Firewall Management Survey Reveals Real-World Practices
What better place than the show floor of April’s Infosecurity Europe 2012 conference to ask 119 network security specialists about their firewall management practices?
The study, conducted by Tufin Technologies (a security policy management solutions provider) and released today, found that only 6 percent of respondent’s organizations have implemented continuous firewall compliance; 39 percent are considering moving to continuous compliance to satisfy legislation such as the EU Directive on Privacy. More than half (51 percent), however, aren’t considering such a move “just yet.”
The survey also reported that 28 percent perform firewall audits quarterly, and a third perform the audit yearly. More than one in ten (12 percent) never perform an audit, and 5 percent perform the task once every five years.
Security administrators clearly have their hands full: 62 percent say they have, on average, hundreds of rules in their rule base, which Tufin says is a 14 percent increase from its 2011 survey. About 8 percent say their rules number in the thousands, down from 8 percent in last year’s study. One in ten report that the rules include “ANY” in one of the rule’s fields; 36 percent say up to 10 percent of their rules contains the term.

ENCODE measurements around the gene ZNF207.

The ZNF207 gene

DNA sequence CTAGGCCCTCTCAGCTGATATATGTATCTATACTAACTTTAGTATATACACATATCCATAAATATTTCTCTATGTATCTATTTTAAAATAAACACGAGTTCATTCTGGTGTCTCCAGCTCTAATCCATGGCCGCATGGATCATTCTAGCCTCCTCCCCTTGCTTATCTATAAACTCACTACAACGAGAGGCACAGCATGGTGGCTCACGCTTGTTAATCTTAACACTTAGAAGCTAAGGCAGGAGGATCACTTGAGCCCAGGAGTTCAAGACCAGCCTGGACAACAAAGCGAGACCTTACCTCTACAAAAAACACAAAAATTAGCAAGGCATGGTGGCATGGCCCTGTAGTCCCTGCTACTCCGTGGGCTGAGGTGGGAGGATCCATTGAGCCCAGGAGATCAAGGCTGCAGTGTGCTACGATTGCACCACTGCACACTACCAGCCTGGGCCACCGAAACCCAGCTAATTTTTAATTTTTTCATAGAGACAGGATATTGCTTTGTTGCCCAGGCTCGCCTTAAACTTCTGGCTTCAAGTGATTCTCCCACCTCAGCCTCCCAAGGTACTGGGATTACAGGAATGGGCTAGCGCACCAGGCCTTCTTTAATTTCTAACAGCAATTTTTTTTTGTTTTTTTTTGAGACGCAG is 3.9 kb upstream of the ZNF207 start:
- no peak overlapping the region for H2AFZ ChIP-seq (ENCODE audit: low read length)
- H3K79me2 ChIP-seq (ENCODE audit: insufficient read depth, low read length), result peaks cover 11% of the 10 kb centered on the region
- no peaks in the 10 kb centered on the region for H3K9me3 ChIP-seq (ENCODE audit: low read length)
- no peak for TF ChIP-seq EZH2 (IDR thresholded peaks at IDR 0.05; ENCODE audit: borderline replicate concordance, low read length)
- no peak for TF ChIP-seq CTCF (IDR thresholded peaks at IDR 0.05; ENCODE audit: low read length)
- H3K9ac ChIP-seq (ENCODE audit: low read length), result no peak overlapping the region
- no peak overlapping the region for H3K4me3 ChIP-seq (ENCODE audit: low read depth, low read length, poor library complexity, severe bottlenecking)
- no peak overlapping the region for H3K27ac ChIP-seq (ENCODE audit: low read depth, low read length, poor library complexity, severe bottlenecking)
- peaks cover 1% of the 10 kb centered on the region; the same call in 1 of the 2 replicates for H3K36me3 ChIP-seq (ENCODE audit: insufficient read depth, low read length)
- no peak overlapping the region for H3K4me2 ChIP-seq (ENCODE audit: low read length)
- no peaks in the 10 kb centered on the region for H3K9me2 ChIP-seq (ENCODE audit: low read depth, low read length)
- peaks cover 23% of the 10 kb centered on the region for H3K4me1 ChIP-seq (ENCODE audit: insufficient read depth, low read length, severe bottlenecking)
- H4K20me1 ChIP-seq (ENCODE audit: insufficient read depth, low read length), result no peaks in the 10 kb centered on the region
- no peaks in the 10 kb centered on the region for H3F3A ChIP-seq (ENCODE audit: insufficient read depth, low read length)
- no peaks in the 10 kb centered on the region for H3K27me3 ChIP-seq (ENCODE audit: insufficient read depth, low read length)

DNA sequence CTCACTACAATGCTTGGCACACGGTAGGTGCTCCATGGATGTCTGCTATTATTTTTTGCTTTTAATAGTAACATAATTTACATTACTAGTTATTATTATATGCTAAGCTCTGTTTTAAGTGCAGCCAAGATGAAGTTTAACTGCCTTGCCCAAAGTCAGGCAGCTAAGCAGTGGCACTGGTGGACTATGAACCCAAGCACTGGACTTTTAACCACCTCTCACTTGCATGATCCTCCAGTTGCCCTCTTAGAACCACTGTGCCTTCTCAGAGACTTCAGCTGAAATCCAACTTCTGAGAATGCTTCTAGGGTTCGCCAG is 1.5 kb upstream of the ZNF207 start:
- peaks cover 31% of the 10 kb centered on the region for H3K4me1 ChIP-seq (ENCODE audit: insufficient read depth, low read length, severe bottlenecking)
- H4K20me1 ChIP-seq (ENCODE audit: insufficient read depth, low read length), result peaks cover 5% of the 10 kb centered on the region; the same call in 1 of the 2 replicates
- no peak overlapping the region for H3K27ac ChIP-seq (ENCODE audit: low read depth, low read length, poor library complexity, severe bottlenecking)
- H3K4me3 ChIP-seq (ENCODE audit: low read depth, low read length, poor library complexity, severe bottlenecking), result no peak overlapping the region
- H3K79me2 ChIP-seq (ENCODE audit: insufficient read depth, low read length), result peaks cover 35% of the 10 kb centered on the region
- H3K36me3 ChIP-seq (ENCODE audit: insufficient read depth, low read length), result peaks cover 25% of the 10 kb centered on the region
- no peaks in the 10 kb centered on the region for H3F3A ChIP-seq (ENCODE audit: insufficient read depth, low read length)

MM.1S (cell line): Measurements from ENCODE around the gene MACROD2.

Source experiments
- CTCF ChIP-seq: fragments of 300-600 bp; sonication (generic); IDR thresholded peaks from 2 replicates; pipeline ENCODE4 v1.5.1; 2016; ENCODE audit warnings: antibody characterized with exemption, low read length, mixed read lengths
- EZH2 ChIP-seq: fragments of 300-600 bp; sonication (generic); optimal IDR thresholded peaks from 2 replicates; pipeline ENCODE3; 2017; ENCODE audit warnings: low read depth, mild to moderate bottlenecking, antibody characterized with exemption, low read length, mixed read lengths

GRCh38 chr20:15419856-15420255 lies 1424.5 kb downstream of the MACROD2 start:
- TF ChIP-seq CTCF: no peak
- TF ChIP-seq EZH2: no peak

It’s no easy task: 65 percent of respondents say they manage four or more distinct network security consoles -- and nearly a third (32 percent) of all respondents manage more than 10.
Survey participants, for the most part, think their rule base is up to date. Only about 40 percent say less than a quarter of their rules are obsolete, and 35 percent say no more than 5 percent of their rules are out of date. These figures are similar to 2011’s survey.
Changing rules has been problematic for most participants: 62 percent answered “yes” when asked, “Have you, or any of your colleagues, ever been asked to make a rule/configuration change against your better judgment?”
Respondents are almost evenly divided when it comes to whether their companies “are focusing on cost savings at the expense of IT security” -- 48 percent said yes, 50 percent said no. More than a quarter (27 percent) of those surveyed think their IT security budget is being “spent on compliance issues that do not improve security.”
-- James E. Powell
Editorial Director, ESJ
Posted on 07/10/2012 at 1:56 PM